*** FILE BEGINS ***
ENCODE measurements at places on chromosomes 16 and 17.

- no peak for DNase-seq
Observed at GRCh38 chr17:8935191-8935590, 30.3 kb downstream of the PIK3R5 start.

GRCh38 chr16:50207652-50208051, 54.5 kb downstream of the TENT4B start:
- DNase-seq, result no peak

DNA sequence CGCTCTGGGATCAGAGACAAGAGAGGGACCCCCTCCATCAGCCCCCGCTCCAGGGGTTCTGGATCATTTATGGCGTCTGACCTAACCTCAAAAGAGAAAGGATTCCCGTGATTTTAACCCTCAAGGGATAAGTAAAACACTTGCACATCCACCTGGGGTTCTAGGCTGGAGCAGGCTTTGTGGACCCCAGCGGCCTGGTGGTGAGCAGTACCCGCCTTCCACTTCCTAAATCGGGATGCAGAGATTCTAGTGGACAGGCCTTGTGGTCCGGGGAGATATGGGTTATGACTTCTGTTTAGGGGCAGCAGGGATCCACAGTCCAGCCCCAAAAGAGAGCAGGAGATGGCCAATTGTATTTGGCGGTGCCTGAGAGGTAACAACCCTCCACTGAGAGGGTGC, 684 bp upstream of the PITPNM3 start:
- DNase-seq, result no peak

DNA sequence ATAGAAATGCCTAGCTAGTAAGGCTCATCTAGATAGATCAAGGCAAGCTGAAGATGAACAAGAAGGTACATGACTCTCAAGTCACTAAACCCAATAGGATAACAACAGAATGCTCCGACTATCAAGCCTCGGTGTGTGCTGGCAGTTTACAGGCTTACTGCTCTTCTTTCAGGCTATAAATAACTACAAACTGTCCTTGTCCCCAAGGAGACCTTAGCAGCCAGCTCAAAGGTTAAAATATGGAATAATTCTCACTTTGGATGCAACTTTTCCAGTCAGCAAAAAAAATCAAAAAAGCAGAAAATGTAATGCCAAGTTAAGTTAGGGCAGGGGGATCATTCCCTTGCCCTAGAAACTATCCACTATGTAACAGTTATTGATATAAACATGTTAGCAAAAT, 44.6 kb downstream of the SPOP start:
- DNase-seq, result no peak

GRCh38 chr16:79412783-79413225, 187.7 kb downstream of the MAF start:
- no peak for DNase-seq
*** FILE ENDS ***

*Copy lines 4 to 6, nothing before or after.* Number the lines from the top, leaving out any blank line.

GRCh38 chr16:50207652-50208051, 54.5 kb downstream of the TENT4B start:
- DNase-seq, result no peak

DNA sequence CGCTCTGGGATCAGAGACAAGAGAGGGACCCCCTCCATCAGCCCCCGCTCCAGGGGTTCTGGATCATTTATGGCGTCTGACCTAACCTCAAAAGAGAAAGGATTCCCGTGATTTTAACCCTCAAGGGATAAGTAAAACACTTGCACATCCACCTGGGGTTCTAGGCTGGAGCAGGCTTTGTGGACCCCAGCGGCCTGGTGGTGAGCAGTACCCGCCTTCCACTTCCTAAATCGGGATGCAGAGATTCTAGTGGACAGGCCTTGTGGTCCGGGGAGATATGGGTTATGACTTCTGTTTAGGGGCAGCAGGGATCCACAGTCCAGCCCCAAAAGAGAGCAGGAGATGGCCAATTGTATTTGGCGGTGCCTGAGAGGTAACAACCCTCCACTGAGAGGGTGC, 684 bp upstream of the PITPNM3 start: